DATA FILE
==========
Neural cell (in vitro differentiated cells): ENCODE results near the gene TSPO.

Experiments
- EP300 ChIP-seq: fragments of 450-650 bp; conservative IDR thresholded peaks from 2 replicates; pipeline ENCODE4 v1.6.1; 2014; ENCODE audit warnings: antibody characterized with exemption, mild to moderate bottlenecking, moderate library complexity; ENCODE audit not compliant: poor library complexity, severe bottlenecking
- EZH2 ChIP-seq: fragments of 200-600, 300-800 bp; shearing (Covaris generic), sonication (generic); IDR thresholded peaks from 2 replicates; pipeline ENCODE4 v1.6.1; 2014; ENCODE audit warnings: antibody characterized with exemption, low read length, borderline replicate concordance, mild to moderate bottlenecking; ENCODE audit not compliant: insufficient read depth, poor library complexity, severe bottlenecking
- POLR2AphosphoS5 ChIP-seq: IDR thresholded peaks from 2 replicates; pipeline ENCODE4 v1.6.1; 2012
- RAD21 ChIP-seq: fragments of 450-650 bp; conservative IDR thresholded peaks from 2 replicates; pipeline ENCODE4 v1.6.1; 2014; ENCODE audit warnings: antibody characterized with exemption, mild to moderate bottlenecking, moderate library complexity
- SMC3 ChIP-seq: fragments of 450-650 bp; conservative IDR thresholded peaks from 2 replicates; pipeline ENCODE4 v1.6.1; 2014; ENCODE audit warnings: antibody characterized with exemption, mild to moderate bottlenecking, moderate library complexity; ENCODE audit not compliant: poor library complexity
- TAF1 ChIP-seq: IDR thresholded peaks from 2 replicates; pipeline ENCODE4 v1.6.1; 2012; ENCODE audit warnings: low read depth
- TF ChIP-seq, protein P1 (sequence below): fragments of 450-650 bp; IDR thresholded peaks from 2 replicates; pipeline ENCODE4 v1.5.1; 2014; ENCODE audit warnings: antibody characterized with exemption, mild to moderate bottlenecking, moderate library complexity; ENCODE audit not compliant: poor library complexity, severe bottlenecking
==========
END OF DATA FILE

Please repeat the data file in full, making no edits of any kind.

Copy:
Neural cell (in vitro differentiated cells): ENCODE results near the gene TSPO.

Experiments
- EP300 ChIP-seq: fragments of 450-650 bp; conservative IDR thresholded peaks from 2 replicates; pipeline ENCODE4 v1.6.1; 2014; ENCODE audit warnings: antibody characterized with exemption, mild to moderate bottlenecking, moderate library complexity; ENCODE audit not compliant: poor library complexity, severe bottlenecking
- EZH2 ChIP-seq: fragments of 200-600, 300-800 bp; shearing (Covaris generic), sonication (generic); IDR thresholded peaks from 2 replicates; pipeline ENCODE4 v1.6.1; 2014; ENCODE audit warnings: antibody characterized with exemption, low read length, borderline replicate concordance, mild to moderate bottlenecking; ENCODE audit not compliant: insufficient read depth, poor library complexity, severe bottlenecking
- POLR2AphosphoS5 ChIP-seq: IDR thresholded peaks from 2 replicates; pipeline ENCODE4 v1.6.1; 2012
- RAD21 ChIP-seq: fragments of 450-650 bp; conservative IDR thresholded peaks from 2 replicates; pipeline ENCODE4 v1.6.1; 2014; ENCODE audit warnings: antibody characterized with exemption, mild to moderate bottlenecking, moderate library complexity
- SMC3 ChIP-seq: fragments of 450-650 bp; conservative IDR thresholded peaks from 2 replicates; pipeline ENCODE4 v1.6.1; 2014; ENCODE audit warnings: antibody characterized with exemption, mild to moderate bottlenecking, moderate library complexity; ENCODE audit not compliant: poor library complexity
- TAF1 ChIP-seq: IDR thresholded peaks from 2 replicates; pipeline ENCODE4 v1.6.1; 2012; ENCODE audit warnings: low read depth
- TF ChIP-seq, protein P1 (sequence below): fragments of 450-650 bp; IDR thresholded peaks from 2 replicates; pipeline ENCODE4 v1.5.1; 2014; ENCODE audit warnings: antibody characterized with exemption, mild to moderate bottlenecking, moderate library complexity; ENCODE audit not compliant: poor library complexity, severe bottlenecking